Episode seven of the Folklife Today Podcast is ready for listening! Find it at this page on the Library’s website, or on iTunes, or with your usual podcatcher.
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In this fascinating episode (we hope!), John Fenn and I, along with Library of Congress staff members Stephanie Hall, Michelle Stefano, and Muhannad Salhi, explore the work of “hidden folklorists,” that is, people whose folklore work is sometimes overlooked because they came from marginalized communities, or were more famous for other activities.
We drew on a lot of previous blog posts to write this episode, which looks at four folklorists or folklore families:
- The famous 19th century detective Allan Pinkerton and his wife Joan compiled an early book of Scottish ballads, and were featured in one of my blog posts.
- King David Kālakaua, last king of Hawai’i, and his sister Queen Liliuokalani, last monarch of Hawai’i, published and translated the sacred chants of their people, and were featured in blogs by Stephanie Hall.
- Sarah P. Jamali, an English professor and wife of an Iraqi prime minister, collected audio recordings of Iraqi folktales and published them in English translation. Her work was uncovered by Michelle Stefano.
- Ralph Ellison, a prominent and award-winning novelist, also collected folklore for the WPA. His Invisible Man seems to have been partly inspired by a story he collected in New York, as I discussed in another of my blogs.
We used a lot of fun and interesting audio in this blog, including incidental music. The full audio for almost all the music and audio examples is available on the Library’s website in the following locations.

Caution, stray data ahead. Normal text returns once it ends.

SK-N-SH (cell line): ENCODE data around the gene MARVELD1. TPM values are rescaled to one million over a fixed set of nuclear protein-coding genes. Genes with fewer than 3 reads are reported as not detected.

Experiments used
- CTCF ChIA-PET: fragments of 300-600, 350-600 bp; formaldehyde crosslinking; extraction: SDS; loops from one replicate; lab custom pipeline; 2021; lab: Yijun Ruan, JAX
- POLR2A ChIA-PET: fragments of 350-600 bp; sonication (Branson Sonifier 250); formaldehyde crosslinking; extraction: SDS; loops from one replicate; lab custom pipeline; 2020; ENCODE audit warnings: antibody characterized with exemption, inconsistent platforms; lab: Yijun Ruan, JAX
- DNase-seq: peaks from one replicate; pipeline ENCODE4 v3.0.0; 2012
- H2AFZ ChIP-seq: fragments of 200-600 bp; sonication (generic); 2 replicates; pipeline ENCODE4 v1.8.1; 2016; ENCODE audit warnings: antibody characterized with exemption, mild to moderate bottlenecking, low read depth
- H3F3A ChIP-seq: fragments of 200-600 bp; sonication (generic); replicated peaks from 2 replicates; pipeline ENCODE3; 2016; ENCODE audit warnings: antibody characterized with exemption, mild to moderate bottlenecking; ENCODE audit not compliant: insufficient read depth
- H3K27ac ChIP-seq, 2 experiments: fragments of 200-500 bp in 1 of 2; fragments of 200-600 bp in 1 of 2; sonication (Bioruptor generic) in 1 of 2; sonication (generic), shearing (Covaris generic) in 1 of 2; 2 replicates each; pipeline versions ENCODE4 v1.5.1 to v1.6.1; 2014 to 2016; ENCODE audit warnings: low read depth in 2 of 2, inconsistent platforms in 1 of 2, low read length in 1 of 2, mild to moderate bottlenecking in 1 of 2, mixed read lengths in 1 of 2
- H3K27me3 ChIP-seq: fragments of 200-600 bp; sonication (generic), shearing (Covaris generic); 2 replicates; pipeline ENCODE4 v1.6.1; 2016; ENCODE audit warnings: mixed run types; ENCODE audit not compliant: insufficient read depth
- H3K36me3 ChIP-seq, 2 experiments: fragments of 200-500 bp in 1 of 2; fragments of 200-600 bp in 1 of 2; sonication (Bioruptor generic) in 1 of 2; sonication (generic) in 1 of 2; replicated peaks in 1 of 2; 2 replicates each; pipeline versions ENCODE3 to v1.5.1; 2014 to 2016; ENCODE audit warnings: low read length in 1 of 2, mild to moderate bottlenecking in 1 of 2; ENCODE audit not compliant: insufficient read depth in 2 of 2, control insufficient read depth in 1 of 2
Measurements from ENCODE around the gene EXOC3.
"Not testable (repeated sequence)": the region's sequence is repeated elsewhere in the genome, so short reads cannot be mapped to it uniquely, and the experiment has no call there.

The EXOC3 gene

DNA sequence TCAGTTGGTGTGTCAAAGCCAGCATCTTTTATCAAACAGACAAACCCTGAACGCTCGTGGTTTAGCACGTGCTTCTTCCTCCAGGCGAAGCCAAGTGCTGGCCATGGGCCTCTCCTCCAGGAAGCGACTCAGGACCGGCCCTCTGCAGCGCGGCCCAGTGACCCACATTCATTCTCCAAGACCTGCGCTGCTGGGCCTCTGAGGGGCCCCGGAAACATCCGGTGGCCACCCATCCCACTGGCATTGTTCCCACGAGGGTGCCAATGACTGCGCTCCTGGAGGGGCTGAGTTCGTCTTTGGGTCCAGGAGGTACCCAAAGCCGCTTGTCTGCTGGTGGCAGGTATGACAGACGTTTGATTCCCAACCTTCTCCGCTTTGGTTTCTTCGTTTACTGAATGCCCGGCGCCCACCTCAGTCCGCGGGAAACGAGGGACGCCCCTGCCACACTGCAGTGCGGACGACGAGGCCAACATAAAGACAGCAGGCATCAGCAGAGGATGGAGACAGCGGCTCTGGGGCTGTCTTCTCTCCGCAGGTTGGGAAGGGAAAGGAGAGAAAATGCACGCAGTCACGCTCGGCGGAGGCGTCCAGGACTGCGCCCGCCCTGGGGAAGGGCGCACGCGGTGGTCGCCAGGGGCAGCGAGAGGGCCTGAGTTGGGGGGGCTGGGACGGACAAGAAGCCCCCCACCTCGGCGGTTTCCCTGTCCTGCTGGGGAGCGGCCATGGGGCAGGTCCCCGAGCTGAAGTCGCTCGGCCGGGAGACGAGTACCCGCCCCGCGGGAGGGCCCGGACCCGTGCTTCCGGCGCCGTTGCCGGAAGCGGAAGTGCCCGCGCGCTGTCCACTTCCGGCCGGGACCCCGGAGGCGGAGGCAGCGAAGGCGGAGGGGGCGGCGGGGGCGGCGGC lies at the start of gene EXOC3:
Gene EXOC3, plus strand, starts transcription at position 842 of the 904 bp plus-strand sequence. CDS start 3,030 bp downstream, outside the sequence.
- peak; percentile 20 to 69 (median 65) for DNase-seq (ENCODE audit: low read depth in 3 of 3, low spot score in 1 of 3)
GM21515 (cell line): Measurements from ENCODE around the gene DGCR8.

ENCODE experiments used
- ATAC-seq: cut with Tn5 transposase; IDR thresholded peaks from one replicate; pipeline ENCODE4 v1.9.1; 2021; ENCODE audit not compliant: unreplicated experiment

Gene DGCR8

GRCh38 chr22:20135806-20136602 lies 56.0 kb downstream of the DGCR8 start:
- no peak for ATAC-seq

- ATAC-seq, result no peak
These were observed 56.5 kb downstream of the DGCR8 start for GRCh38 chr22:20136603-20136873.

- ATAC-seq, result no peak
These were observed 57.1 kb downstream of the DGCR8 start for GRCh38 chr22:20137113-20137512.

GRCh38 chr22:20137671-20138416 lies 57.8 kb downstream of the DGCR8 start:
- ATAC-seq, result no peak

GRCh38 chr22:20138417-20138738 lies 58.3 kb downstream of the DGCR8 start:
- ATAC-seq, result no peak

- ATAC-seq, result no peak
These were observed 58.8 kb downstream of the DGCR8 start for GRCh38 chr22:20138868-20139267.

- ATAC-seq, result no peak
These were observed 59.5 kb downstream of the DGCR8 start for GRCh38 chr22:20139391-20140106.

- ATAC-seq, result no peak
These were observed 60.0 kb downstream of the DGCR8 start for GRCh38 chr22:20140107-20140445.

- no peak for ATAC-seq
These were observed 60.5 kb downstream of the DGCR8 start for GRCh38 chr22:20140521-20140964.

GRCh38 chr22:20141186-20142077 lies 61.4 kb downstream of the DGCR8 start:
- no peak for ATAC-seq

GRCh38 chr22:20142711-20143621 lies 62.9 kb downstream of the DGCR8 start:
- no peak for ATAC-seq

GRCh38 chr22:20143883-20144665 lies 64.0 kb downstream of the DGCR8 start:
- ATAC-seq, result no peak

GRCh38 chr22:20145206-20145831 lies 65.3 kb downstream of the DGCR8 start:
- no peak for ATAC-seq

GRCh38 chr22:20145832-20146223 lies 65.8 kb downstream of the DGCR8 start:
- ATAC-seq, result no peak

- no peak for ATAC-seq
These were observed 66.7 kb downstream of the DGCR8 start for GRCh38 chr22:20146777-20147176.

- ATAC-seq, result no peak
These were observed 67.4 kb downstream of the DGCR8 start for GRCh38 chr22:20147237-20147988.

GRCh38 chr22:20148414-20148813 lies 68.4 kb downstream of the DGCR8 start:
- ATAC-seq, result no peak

First, the audio examples that we mention along the way:
- Jeannie Robertson sang “Jimmie Raeburn” for Alan Lomax in London, England, May 30, 1958. (AFC 2004/004).
- Hawaii Ponoi, the Hawaiian national anthem, written by King David Kālakaua, recorded in 1913 by the Hawaiian Quintette, is in the Library of Congress’s National Jukebox.
- Unukupukupu performed at the Library of Congress in 2012. View the entire concert here.
- Aloha Oe, a Hawaiian classic written by Queen Liliuokalani, recorded in 1913 by E.K. Rose, is in the Library of Congress’s National Jukebox.
- The storytelling in Arabic by Bahiya Jamali from the Sarah P. Jamali Collection (AFC 1955/004) is exclusive to the podcast for now!
One note: because Ralph Ellison collected the story “Sweet the Monkey” from Leo Gurley in writing and not on an audio recorder, no audio exists for this story. Because of this, we asked our good friend Solomon HaileSelassie to perform a dramatic reading. As we say in the podcast, the language he used, including mild racial slurs for white people, was the language written down by Ellison, and reflects informal communication between African Americans at the time. We don’t think it’s offensive, but we apologize if anyone does. The podcast includes the entire reading, so there’s no additional audio to serve you here!
Now, on to the incidental music. We decided to add this to the episode after we recorded our own voices, so we didn’t thank the artists aloud in the episode itself. All the more reason to list them here and point you to their great performances. Many thanks to them for allowing us to record their wonderful music!